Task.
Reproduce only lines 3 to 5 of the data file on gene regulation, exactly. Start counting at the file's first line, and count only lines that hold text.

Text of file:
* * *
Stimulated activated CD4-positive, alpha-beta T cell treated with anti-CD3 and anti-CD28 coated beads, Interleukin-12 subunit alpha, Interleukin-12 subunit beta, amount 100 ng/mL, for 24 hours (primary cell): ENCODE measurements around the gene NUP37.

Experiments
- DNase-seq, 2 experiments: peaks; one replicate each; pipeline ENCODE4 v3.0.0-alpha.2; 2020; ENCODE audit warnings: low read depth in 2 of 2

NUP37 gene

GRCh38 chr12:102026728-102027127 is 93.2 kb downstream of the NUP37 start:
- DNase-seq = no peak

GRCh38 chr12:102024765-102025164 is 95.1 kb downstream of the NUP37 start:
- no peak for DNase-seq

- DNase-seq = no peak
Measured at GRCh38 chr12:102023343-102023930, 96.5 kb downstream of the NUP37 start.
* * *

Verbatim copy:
- DNase-seq, 2 experiments: peaks; one replicate each; pipeline ENCODE4 v3.0.0-alpha.2; 2020; ENCODE audit warnings: low read depth in 2 of 2

NUP37 gene

GRCh38 chr12:102026728-102027127 is 93.2 kb downstream of the NUP37 start: